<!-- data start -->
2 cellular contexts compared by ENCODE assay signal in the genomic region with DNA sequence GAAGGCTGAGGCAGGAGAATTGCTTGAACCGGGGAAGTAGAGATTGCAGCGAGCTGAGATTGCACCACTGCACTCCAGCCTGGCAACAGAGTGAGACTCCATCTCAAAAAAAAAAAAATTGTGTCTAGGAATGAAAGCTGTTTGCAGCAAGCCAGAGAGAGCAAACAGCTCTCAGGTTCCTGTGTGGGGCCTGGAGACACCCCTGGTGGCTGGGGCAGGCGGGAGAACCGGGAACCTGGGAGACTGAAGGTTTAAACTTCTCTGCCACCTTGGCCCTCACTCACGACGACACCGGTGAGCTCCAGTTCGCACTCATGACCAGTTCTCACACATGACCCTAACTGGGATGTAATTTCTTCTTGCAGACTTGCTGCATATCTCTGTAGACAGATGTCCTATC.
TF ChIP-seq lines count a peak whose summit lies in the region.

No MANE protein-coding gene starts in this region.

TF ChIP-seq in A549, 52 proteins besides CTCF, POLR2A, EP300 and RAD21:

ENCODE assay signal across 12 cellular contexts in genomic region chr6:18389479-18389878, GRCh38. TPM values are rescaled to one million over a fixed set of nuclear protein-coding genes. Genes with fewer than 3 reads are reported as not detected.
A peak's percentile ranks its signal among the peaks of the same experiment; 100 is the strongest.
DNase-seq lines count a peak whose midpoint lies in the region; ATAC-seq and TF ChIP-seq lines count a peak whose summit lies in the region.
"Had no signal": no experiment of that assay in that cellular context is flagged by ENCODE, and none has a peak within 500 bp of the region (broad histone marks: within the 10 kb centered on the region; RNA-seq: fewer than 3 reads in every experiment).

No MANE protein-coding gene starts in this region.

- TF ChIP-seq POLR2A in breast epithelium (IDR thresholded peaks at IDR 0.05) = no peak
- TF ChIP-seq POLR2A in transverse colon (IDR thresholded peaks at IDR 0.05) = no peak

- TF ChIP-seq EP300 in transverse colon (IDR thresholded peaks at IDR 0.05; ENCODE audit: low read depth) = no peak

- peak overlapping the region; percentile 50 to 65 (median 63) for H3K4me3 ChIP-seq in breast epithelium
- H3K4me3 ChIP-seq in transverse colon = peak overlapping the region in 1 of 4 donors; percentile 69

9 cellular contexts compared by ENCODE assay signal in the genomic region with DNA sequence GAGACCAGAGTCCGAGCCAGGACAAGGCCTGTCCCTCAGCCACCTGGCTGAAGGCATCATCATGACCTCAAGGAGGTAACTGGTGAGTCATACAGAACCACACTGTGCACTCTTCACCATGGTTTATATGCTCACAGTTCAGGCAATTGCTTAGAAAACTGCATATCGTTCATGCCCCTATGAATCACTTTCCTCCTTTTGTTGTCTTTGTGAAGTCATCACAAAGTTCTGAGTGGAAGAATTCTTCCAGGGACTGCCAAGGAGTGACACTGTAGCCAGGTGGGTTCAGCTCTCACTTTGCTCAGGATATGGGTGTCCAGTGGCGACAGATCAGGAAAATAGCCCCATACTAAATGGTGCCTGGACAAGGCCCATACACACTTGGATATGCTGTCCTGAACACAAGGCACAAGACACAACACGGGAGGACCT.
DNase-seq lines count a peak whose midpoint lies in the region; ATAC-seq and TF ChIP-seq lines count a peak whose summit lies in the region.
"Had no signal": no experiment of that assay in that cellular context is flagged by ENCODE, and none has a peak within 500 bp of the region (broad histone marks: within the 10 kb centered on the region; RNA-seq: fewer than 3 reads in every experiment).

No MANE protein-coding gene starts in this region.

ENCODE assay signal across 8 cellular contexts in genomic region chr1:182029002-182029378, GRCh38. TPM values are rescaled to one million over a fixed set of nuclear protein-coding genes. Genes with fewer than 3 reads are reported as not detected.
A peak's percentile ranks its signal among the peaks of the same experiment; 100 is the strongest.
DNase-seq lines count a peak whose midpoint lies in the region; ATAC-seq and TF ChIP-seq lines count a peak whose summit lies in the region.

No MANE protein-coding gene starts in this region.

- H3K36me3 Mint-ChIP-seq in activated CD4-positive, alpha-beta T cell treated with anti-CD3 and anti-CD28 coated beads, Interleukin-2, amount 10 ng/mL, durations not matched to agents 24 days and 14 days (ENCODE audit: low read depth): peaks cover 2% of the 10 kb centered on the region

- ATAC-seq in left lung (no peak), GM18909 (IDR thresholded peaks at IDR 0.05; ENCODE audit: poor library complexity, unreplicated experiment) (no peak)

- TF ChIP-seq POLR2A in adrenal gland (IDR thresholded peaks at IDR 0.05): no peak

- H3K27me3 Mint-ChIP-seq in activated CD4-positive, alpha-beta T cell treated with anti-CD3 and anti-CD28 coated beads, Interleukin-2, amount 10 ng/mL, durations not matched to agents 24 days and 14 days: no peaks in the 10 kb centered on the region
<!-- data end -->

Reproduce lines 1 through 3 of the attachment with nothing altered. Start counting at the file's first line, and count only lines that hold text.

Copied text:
2 cellular contexts compared by ENCODE assay signal in the genomic region with DNA sequence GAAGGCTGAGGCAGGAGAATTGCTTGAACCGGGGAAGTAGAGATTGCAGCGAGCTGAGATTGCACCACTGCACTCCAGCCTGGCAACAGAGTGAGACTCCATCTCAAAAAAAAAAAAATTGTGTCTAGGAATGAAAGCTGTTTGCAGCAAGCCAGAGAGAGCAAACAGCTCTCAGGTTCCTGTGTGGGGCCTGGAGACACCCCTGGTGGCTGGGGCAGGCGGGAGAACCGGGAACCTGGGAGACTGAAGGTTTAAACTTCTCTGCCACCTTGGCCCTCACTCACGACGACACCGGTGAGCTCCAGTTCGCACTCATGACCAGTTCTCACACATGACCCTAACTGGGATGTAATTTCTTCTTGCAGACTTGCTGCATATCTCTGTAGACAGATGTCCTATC.
TF ChIP-seq lines count a peak whose summit lies in the region.

No MANE protein-coding gene starts in this region.